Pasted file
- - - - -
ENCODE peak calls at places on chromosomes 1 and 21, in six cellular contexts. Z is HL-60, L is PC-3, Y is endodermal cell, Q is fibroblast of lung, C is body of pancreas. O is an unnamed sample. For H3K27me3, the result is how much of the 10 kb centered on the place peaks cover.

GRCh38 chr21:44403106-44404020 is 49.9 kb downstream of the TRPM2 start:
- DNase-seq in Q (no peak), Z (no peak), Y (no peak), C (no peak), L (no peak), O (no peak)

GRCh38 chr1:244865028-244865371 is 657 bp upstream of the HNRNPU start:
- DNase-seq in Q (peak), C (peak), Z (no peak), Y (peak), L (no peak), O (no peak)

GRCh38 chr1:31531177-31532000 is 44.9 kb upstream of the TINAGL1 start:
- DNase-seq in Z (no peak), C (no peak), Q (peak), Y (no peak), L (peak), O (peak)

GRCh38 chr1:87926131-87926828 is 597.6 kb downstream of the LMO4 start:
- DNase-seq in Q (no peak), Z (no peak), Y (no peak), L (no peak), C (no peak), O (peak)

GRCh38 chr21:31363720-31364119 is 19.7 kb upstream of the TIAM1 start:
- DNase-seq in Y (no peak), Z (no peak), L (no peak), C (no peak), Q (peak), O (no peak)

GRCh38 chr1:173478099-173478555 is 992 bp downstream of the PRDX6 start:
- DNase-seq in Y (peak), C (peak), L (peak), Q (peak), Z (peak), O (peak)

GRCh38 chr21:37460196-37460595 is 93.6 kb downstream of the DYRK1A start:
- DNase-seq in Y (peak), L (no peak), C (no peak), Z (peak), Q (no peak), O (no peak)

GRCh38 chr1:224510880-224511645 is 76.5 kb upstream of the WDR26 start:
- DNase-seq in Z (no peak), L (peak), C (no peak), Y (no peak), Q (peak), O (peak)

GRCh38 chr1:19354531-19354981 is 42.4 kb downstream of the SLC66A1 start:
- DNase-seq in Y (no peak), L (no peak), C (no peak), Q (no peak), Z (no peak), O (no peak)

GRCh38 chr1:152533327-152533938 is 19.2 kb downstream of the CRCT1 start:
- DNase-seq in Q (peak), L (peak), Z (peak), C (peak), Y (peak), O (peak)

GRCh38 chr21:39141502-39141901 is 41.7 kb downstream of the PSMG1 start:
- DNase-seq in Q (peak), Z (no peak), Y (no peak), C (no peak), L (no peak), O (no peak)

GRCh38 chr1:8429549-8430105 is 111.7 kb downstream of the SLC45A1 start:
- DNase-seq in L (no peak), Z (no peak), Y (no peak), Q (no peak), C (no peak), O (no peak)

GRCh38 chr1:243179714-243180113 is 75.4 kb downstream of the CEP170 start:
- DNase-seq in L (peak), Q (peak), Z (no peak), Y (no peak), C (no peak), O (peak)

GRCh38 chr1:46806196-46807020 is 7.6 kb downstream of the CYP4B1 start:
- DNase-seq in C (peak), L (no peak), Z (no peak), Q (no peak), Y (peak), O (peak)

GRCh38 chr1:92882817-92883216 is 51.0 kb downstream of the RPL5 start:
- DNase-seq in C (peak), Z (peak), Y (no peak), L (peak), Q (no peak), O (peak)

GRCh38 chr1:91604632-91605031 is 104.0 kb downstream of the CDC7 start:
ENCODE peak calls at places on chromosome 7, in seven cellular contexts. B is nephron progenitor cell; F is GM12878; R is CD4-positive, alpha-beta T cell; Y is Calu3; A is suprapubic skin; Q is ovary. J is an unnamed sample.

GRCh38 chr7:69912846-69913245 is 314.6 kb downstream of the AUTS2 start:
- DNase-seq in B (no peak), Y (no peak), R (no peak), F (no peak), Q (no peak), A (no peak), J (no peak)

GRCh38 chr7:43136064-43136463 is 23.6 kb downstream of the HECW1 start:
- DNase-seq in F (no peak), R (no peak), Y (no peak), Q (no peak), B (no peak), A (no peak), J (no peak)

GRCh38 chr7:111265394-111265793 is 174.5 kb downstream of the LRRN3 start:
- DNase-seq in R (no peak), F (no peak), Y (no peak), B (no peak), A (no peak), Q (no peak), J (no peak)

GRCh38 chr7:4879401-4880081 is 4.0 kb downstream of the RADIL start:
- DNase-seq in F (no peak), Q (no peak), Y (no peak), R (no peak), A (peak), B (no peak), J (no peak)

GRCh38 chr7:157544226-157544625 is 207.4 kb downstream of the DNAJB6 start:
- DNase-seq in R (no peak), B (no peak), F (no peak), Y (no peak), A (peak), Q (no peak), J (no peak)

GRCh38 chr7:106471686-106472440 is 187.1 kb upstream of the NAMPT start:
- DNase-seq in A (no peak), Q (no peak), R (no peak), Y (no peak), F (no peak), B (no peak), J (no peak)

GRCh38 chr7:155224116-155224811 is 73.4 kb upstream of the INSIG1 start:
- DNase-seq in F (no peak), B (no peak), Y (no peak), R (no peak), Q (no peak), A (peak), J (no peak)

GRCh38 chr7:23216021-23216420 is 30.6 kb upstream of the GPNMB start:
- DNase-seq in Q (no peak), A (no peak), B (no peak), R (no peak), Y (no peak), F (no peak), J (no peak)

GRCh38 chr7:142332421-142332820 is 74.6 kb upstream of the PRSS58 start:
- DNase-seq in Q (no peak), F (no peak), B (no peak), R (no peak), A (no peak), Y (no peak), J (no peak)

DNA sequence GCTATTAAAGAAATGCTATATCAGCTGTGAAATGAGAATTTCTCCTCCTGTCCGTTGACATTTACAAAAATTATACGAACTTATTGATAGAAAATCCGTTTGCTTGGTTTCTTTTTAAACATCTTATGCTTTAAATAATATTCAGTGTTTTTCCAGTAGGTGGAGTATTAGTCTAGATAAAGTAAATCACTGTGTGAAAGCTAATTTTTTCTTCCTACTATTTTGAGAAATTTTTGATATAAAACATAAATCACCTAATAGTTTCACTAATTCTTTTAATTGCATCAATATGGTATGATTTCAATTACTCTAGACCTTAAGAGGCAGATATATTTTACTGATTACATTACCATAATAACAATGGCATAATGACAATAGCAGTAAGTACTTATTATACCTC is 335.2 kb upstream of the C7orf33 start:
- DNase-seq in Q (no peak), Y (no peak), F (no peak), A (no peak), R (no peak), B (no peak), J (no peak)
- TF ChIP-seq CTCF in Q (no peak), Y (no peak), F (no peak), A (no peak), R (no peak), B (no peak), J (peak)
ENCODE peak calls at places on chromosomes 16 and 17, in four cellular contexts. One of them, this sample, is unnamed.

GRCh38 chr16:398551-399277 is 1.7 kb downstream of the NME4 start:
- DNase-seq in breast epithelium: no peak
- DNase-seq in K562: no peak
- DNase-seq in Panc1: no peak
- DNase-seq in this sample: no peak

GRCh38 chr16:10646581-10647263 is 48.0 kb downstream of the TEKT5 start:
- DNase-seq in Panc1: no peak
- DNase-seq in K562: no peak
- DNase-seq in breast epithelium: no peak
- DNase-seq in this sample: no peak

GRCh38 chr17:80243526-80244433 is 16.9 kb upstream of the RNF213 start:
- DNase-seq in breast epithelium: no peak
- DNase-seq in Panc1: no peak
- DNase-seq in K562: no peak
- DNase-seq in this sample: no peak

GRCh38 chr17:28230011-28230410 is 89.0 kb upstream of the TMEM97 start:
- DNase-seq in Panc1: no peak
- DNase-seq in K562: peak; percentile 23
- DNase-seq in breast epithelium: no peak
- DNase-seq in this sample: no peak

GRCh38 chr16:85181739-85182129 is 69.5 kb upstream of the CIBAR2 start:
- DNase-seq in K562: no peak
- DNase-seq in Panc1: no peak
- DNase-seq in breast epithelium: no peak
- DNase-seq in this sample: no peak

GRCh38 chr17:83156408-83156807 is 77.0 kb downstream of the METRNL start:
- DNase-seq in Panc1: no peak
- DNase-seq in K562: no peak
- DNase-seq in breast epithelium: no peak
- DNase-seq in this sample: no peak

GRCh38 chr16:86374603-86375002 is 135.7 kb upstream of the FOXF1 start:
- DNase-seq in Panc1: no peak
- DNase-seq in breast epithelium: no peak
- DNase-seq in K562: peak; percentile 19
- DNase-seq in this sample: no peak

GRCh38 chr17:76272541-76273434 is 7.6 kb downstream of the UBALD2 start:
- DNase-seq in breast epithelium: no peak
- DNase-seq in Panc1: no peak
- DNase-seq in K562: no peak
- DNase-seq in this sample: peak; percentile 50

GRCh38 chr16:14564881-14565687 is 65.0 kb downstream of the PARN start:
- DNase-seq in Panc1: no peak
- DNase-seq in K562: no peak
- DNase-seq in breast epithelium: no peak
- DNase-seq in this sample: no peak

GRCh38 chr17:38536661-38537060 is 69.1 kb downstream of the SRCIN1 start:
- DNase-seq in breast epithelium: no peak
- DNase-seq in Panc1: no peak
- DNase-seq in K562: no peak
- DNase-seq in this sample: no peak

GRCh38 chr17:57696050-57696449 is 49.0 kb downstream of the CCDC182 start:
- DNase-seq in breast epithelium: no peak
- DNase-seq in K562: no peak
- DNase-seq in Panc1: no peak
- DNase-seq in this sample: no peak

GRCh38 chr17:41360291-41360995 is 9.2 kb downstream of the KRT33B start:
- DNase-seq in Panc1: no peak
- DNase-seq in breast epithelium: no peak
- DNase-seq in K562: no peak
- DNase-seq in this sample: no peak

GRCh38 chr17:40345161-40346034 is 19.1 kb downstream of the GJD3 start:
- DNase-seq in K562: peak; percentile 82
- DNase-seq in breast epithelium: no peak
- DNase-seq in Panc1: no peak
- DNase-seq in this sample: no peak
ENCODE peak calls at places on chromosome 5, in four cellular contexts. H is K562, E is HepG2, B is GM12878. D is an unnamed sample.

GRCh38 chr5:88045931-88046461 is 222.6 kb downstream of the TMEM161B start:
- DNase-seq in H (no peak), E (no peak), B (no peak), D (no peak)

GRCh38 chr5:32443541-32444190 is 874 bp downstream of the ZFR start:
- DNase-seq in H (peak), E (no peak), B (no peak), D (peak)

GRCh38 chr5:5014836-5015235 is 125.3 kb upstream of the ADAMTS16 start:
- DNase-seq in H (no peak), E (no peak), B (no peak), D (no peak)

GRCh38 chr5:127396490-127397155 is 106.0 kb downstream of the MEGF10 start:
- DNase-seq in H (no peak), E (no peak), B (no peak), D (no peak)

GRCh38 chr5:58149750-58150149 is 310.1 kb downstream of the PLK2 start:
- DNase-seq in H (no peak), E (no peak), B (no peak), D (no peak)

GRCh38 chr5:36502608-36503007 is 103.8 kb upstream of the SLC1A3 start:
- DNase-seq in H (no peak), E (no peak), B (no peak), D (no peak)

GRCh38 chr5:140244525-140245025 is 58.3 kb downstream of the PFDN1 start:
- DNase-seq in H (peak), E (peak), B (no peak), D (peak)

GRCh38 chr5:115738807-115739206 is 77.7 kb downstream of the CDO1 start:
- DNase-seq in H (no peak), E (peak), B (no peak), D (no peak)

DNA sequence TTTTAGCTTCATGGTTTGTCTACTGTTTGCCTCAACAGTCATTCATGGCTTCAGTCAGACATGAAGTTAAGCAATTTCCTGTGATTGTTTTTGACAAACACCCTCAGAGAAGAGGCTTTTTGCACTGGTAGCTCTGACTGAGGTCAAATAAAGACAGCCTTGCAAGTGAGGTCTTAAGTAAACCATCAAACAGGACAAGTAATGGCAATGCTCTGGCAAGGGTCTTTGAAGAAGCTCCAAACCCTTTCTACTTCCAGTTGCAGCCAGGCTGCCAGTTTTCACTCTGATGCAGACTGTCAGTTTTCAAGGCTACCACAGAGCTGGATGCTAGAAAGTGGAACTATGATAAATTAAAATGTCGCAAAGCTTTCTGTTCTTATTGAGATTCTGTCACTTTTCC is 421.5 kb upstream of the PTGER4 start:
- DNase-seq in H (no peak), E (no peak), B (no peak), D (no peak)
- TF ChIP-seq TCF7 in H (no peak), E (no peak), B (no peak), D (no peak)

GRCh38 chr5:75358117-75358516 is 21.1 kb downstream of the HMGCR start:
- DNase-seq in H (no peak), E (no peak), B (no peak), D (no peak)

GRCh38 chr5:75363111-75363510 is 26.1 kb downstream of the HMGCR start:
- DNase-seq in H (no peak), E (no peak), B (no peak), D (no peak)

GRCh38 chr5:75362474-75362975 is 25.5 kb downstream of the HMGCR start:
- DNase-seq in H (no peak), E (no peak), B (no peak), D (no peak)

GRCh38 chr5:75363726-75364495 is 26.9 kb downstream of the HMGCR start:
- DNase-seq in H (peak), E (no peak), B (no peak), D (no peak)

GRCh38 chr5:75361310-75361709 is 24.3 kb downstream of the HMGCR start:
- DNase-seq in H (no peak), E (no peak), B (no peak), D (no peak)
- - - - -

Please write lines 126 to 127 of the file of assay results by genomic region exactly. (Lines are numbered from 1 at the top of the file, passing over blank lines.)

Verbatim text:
GRCh38 chr5:5014836-5015235 is 125.3 kb upstream of the ADAMTS16 start:
- DNase-seq in H (no peak), E (no peak), B (no peak), D (no peak)